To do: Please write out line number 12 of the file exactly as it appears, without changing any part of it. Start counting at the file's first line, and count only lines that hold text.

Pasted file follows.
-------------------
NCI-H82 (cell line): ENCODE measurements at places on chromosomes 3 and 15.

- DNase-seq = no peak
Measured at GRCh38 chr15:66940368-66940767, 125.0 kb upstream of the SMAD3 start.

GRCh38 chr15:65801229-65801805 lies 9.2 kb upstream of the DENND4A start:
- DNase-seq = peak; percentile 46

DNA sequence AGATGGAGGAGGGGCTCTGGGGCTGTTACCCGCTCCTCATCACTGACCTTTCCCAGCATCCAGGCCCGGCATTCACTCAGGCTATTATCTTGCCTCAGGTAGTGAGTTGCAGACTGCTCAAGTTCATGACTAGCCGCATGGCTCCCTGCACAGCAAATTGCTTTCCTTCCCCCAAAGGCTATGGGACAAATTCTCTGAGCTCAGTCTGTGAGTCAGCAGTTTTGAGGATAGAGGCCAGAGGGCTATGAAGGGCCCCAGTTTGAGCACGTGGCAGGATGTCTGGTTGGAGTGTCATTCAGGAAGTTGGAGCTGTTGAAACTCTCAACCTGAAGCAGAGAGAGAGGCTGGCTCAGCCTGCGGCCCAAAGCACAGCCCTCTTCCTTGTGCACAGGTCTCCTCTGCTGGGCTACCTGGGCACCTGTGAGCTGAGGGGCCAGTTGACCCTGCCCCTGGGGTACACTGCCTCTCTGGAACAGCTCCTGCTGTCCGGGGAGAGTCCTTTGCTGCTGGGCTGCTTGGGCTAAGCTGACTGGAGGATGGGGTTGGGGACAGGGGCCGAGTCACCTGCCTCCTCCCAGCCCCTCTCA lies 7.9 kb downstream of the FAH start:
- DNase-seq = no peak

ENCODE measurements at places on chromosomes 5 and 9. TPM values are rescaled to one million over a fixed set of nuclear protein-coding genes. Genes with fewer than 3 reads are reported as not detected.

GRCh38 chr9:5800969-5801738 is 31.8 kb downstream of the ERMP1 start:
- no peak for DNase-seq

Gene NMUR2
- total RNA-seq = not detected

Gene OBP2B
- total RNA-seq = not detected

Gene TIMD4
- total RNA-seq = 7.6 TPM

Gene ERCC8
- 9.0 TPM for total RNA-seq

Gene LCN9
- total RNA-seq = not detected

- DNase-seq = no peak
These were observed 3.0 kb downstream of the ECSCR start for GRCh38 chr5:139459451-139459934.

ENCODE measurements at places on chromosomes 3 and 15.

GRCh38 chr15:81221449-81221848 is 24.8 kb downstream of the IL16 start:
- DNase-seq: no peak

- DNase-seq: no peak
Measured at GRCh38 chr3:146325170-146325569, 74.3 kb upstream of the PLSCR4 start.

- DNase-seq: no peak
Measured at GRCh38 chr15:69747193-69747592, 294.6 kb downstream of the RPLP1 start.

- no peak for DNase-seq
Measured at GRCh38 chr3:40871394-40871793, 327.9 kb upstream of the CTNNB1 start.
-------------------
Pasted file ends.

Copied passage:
- total RNA-seq = not detected